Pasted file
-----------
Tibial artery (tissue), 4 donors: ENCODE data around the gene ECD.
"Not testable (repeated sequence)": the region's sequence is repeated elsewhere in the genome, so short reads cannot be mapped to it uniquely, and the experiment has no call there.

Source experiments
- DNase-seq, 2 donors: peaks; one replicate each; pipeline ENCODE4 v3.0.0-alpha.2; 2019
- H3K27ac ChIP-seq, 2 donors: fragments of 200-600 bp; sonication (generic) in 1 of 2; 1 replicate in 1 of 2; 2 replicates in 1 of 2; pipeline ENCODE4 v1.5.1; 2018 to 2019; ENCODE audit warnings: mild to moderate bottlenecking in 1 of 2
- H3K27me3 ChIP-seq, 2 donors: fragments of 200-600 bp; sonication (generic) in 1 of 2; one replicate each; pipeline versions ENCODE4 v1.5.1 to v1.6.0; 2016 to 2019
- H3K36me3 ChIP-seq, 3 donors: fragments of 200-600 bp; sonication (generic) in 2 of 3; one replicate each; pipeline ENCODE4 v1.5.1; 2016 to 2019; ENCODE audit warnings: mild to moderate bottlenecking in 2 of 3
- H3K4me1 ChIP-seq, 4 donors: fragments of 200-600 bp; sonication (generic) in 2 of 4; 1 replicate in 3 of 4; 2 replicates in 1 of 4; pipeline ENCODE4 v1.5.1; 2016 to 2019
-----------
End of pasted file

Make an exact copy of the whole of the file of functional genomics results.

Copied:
Tibial artery (tissue), 4 donors: ENCODE data around the gene ECD.
"Not testable (repeated sequence)": the region's sequence is repeated elsewhere in the genome, so short reads cannot be mapped to it uniquely, and the experiment has no call there.

Source experiments
- DNase-seq, 2 donors: peaks; one replicate each; pipeline ENCODE4 v3.0.0-alpha.2; 2019
- H3K27ac ChIP-seq, 2 donors: fragments of 200-600 bp; sonication (generic) in 1 of 2; 1 replicate in 1 of 2; 2 replicates in 1 of 2; pipeline ENCODE4 v1.5.1; 2018 to 2019; ENCODE audit warnings: mild to moderate bottlenecking in 1 of 2
- H3K27me3 ChIP-seq, 2 donors: fragments of 200-600 bp; sonication (generic) in 1 of 2; one replicate each; pipeline versions ENCODE4 v1.5.1 to v1.6.0; 2016 to 2019
- H3K36me3 ChIP-seq, 3 donors: fragments of 200-600 bp; sonication (generic) in 2 of 3; one replicate each; pipeline ENCODE4 v1.5.1; 2016 to 2019; ENCODE audit warnings: mild to moderate bottlenecking in 2 of 3
- H3K4me1 ChIP-seq, 4 donors: fragments of 200-600 bp; sonication (generic) in 2 of 4; 1 replicate in 3 of 4; 2 replicates in 1 of 4; pipeline ENCODE4 v1.5.1; 2016 to 2019